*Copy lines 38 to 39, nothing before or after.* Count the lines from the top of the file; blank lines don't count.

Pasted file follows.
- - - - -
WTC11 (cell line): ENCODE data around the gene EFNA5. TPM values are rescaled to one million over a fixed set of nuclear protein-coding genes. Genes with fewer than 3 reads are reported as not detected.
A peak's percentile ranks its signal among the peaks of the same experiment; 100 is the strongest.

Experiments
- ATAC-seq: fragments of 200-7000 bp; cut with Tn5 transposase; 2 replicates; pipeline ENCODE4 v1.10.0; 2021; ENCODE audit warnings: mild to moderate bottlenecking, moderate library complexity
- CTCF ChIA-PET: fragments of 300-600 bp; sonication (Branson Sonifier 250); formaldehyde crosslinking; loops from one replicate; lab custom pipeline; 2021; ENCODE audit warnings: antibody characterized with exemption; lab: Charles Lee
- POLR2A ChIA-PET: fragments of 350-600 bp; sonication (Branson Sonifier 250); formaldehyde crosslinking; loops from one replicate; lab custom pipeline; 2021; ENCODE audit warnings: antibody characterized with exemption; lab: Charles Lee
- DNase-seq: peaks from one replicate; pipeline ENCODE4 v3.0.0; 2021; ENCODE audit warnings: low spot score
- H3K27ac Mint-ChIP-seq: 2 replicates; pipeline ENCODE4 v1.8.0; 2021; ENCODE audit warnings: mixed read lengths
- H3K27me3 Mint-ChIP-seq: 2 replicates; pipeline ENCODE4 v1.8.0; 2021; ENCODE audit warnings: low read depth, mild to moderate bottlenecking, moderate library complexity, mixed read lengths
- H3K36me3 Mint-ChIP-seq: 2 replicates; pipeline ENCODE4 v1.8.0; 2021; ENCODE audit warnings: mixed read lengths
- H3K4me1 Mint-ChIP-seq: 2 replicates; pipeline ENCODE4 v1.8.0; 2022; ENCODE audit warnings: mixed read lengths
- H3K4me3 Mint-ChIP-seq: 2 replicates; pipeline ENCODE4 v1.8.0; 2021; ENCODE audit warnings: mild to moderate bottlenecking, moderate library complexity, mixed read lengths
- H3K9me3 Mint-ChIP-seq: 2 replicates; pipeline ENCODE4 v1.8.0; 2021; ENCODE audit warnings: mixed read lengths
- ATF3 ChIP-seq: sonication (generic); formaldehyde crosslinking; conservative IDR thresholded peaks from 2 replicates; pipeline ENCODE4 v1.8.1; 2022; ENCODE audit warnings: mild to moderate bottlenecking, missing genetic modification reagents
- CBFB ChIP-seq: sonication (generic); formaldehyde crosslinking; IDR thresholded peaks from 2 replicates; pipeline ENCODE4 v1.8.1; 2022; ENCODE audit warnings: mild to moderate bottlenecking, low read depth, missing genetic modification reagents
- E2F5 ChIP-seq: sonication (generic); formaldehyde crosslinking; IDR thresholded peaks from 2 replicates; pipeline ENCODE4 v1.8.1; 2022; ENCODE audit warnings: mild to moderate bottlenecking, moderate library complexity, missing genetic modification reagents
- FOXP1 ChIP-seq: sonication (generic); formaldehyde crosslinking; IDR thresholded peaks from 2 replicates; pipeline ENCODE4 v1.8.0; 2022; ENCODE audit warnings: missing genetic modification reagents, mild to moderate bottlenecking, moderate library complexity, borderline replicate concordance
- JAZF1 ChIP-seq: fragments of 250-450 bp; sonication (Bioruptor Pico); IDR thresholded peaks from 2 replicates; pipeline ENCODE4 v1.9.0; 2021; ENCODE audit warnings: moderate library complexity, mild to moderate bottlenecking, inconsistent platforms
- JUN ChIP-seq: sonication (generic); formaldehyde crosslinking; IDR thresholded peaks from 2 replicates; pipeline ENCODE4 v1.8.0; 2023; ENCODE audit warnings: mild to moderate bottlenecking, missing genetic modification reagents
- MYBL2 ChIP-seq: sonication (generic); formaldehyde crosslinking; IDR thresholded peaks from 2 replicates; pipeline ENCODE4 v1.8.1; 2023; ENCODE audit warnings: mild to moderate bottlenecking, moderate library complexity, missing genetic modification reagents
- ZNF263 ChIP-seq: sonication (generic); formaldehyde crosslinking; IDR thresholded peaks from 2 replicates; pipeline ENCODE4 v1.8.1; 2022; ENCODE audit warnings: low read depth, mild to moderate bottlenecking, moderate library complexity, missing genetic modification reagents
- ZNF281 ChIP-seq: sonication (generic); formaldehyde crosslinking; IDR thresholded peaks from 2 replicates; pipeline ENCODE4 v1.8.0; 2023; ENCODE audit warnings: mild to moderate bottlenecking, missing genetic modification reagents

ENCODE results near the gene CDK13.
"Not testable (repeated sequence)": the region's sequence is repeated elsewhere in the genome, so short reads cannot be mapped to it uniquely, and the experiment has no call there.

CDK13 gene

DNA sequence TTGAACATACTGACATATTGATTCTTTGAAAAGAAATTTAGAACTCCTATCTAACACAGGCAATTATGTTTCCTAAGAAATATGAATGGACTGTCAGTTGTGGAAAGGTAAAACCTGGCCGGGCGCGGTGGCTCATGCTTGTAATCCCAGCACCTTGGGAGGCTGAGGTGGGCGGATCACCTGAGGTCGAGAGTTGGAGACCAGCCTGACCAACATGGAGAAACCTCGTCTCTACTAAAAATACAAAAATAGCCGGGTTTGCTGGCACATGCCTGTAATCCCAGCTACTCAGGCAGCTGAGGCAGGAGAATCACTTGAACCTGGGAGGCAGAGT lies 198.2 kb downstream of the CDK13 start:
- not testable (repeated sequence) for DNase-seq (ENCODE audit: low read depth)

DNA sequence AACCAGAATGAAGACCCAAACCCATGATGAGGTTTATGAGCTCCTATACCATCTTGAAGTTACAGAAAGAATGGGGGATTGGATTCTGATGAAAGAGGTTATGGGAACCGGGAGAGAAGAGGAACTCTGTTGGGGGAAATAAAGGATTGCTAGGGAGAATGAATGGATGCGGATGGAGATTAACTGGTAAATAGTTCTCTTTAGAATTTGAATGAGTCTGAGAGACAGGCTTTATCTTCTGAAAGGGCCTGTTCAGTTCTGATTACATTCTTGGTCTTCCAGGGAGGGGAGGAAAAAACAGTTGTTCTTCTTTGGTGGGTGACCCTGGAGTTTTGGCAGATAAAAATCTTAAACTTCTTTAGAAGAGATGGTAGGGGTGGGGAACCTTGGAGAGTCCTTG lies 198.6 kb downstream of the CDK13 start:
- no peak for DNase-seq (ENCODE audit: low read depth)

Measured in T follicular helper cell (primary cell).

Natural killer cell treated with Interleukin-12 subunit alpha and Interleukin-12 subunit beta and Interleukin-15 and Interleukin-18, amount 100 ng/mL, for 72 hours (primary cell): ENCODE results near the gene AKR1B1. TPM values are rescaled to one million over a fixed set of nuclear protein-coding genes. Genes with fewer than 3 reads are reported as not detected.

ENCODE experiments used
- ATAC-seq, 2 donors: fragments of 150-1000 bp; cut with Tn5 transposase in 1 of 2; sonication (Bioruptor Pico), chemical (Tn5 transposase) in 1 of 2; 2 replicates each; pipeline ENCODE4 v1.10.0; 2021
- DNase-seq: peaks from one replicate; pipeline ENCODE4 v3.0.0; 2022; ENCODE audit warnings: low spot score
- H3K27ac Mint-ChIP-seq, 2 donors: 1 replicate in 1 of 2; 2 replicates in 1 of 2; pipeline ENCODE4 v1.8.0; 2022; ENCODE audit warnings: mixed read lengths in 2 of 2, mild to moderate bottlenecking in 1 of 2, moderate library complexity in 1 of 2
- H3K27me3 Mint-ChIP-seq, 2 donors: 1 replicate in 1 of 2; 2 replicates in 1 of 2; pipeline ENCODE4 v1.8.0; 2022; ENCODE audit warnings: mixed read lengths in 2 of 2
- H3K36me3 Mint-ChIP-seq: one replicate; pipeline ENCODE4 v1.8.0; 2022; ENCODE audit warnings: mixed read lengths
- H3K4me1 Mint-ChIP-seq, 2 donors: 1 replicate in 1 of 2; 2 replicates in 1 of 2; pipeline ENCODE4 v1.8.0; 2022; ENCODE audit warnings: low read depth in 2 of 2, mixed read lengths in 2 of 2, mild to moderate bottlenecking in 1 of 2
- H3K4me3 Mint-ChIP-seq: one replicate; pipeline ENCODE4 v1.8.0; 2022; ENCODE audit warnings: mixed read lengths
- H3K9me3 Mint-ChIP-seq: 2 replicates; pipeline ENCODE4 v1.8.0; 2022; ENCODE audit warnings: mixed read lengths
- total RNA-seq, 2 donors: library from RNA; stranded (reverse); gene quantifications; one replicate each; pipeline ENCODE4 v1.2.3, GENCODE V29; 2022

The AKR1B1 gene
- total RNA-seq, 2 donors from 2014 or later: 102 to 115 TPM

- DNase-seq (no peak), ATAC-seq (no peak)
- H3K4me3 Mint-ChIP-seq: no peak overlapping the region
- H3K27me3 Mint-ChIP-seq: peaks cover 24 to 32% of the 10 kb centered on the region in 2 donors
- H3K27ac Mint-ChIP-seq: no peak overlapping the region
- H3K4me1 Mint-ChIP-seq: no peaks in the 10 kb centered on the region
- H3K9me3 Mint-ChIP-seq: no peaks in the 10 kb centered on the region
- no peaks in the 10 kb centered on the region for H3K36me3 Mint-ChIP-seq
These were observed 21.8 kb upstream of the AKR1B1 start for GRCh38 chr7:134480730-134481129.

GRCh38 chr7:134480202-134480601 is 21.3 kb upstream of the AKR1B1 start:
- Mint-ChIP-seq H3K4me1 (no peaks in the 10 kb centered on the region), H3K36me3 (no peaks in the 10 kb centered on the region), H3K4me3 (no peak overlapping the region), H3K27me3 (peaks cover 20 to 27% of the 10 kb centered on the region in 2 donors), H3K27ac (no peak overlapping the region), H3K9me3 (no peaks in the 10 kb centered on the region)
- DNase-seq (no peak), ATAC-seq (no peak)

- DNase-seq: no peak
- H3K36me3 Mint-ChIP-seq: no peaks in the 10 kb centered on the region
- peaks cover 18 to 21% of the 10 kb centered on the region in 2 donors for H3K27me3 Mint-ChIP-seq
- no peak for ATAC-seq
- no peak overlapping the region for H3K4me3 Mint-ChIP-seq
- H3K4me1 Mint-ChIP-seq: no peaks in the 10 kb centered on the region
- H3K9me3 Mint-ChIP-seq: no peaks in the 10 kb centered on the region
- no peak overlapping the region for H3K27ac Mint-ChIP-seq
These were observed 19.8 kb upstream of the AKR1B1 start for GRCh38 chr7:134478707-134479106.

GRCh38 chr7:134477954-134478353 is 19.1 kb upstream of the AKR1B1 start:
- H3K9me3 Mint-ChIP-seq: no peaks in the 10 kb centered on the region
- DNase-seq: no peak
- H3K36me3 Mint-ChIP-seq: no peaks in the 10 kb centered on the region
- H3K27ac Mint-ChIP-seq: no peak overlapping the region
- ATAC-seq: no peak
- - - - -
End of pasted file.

- H3K4me1 Mint-ChIP-seq, 2 donors: 1 replicate in 1 of 2; 2 replicates in 1 of 2; pipeline ENCODE4 v1.8.0; 2022; ENCODE audit warnings: low read depth in 2 of 2, mixed read lengths in 2 of 2, mild to moderate bottlenecking in 1 of 2
- H3K4me3 Mint-ChIP-seq: one replicate; pipeline ENCODE4 v1.8.0; 2022; ENCODE audit warnings: mixed read lengths